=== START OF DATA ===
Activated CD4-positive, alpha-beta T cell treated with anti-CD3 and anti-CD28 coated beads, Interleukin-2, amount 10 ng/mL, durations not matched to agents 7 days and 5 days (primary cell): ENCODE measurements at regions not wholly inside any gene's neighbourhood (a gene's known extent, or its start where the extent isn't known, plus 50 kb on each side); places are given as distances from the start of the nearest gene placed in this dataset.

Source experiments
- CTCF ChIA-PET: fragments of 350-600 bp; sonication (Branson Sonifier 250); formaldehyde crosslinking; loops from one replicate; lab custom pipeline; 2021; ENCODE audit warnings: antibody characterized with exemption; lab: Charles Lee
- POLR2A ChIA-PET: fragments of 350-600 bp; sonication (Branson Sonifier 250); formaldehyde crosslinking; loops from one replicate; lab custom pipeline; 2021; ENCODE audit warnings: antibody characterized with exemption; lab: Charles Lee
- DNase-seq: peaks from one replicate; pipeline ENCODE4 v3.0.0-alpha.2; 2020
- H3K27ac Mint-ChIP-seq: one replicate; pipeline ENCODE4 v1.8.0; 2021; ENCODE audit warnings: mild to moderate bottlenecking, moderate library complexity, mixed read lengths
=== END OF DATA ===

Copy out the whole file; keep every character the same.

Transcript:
Activated CD4-positive, alpha-beta T cell treated with anti-CD3 and anti-CD28 coated beads, Interleukin-2, amount 10 ng/mL, durations not matched to agents 7 days and 5 days (primary cell): ENCODE measurements at regions not wholly inside any gene's neighbourhood (a gene's known extent, or its start where the extent isn't known, plus 50 kb on each side); places are given as distances from the start of the nearest gene placed in this dataset.

Source experiments
- CTCF ChIA-PET: fragments of 350-600 bp; sonication (Branson Sonifier 250); formaldehyde crosslinking; loops from one replicate; lab custom pipeline; 2021; ENCODE audit warnings: antibody characterized with exemption; lab: Charles Lee
- POLR2A ChIA-PET: fragments of 350-600 bp; sonication (Branson Sonifier 250); formaldehyde crosslinking; loops from one replicate; lab custom pipeline; 2021; ENCODE audit warnings: antibody characterized with exemption; lab: Charles Lee
- DNase-seq: peaks from one replicate; pipeline ENCODE4 v3.0.0-alpha.2; 2020
- H3K27ac Mint-ChIP-seq: one replicate; pipeline ENCODE4 v1.8.0; 2021; ENCODE audit warnings: mild to moderate bottlenecking, moderate library complexity, mixed read lengths